Aspen Amplifiers P/L (Australia)
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Old 20th November 2009, 01:23 AM   #999
keantoken is offline keantoken  United States
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Hmmm, I feel like I could develop BJT models on commission....

Oh yes... For those who haven't noticed... LTSpice wiki section!

LTSpice and What the New User Should Know - diyAudio

- keantoken
The Kmultiplier rail filter! -=- The Simple Kuartlotron Superbuffer!
Need something built, repaired or modded? PM me and ask what I can do!
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Old 21st November 2009, 09:10 AM   #1000
Nico Ras is offline Nico Ras  South Africa
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Models from different manufacturers are different, an MJE350 from one manufacturer is not identical to another manufacturer. On Semi is good if you use On semi transistors. Fairchild is good if you use Fairchild transistors. I am stumped when someone develops a model for an MJE350 transistor, which one did they use, how the heck did they make some of the measurements, very sophisticated equipment is required that exists at a semiconductor design plant?

Using a professional simulator with purchased models you get it by manufacturer, not by part name only. Furthermore you should run Monte Carlo to accommodate for the spread of specs of the same components, temperature spread, supply spread and so on. We all know that almost all compo nets characteristics change with temperature, so what temperature is used in these simulations?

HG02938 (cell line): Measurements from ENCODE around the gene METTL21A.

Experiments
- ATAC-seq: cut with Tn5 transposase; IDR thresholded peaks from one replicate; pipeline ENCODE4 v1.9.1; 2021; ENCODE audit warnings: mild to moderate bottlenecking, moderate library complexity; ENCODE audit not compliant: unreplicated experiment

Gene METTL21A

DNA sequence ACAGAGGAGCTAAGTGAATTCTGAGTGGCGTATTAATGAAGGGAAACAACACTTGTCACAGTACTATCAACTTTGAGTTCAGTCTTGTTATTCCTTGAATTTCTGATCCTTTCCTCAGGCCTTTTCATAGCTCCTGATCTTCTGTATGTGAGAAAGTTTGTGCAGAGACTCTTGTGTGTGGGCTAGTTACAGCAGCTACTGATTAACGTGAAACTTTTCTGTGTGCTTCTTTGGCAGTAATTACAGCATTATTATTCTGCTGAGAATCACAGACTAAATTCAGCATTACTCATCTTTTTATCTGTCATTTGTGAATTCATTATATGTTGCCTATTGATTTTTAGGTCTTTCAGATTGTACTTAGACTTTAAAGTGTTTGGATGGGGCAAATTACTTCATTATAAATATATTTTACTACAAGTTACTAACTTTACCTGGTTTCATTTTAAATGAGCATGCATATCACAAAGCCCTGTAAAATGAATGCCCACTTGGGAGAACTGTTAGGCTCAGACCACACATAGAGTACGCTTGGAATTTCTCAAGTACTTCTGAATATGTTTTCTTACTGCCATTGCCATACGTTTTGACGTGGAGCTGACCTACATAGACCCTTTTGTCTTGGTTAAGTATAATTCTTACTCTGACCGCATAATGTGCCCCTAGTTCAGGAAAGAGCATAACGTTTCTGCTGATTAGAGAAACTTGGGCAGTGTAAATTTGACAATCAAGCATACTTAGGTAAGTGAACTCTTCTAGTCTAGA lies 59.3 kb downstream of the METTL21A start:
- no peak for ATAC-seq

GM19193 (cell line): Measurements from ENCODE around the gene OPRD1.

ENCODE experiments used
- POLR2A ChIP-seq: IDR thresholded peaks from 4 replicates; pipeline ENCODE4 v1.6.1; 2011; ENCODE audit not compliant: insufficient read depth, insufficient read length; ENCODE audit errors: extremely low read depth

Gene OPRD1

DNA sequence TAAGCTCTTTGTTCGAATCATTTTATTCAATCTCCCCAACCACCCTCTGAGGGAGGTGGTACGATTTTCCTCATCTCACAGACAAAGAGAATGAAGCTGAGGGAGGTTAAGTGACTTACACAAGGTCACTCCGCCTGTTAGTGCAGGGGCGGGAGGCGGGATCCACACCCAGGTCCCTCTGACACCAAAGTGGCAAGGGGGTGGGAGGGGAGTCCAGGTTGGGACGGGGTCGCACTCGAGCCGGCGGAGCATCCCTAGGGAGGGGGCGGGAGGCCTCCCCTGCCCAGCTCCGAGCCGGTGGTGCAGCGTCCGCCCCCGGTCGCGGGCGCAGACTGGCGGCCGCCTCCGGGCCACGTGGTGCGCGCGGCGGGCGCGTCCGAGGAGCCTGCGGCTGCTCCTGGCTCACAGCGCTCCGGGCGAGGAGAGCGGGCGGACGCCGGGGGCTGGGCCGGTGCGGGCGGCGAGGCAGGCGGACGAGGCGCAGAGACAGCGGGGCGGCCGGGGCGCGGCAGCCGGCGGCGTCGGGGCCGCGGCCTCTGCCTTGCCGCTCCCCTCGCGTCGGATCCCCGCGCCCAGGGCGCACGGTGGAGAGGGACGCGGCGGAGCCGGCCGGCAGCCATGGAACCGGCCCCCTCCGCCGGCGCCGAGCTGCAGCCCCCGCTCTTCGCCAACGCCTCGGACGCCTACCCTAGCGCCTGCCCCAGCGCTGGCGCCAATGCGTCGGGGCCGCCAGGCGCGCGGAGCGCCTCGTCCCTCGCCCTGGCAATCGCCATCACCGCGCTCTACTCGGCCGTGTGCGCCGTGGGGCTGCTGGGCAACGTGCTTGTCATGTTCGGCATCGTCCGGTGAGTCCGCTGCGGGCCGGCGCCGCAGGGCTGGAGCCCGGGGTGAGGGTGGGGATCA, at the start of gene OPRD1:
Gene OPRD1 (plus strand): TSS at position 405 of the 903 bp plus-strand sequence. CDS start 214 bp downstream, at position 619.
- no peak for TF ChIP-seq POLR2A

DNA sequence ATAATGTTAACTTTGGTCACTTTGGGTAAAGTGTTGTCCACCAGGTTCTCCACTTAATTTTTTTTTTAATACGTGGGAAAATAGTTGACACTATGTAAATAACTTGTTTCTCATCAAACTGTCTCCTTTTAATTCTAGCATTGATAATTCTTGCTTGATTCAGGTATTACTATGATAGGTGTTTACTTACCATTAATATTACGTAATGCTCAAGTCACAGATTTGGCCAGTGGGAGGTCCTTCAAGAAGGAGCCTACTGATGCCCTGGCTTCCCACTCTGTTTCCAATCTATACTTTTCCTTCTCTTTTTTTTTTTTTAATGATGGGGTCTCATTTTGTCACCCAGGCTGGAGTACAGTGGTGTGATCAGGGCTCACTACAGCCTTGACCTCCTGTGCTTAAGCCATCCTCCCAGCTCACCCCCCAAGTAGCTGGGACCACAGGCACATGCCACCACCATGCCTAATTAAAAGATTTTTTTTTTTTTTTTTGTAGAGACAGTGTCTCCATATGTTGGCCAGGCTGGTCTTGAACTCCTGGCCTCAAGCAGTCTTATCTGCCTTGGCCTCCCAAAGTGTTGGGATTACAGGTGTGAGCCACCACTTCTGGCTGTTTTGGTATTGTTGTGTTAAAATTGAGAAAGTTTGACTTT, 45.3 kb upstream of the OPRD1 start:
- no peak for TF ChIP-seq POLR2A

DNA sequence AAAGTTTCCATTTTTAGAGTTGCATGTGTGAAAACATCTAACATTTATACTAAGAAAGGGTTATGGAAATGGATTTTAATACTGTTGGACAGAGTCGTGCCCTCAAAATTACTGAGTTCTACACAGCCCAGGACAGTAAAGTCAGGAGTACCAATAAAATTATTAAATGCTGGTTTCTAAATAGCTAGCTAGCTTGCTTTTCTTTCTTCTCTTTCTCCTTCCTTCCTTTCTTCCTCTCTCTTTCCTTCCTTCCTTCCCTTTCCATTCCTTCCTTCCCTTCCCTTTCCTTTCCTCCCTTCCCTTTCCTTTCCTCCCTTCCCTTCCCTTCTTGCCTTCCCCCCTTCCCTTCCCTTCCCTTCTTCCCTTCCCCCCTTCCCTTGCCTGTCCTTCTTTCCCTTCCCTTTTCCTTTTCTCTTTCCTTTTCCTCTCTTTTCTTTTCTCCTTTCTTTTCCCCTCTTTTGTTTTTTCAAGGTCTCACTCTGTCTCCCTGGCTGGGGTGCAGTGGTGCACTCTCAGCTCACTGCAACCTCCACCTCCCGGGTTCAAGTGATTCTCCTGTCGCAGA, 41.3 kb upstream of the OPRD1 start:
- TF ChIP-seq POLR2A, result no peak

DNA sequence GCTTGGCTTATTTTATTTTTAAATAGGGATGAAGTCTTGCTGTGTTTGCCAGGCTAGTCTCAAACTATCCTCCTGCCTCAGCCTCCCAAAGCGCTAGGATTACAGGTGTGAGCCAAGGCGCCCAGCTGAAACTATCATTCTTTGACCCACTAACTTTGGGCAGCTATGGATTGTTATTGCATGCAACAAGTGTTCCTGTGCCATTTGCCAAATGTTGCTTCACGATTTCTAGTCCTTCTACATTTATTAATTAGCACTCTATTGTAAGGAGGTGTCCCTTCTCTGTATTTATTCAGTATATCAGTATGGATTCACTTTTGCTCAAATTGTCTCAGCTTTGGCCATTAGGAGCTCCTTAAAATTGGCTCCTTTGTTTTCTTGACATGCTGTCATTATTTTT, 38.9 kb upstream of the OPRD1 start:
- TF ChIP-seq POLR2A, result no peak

Besides semi-conductors you should use models for every component such as capacitors, resistors, op-amps since these contribute considerably to the end result.

A full simulation of a simple amplifier like this runs for more than an hour before reasonable results are available. Changing a component in the circuit could run another hour.

Nothing in life is free, if it is, it is not worth having. You can improve the simulations by running it and changing every component's model data by the best and worse case scenario, but this will take several days, considering the number of iterations that does exist.

Cheap or free programs are just that, if it was worth anything it would not be cheap nor free.

Good luck keantoken and others that say they compiled better models, I would really like to know exactly how would one do that without the equipment to measure it accurately. It would be a enormous task and very nice gesture if you would just start with all the variants of a 100uF capacitor from a few well common manufacturers and provide proper models for it.

If these things were all available, accounted for and used by the free simulators out there then I suggest that they would not be free by a long shot. I feel the same way regarding test and measurement equipment using a PC sound card. PC sound cards would put the likes of Hewlett Packard, Anritsu, Tektronix, Rhode & Swarch, Wiatzu, to name a few completely out of business. I hardly see that happening in industry, but it appears that the PC and free programmes are the audio designers epitome.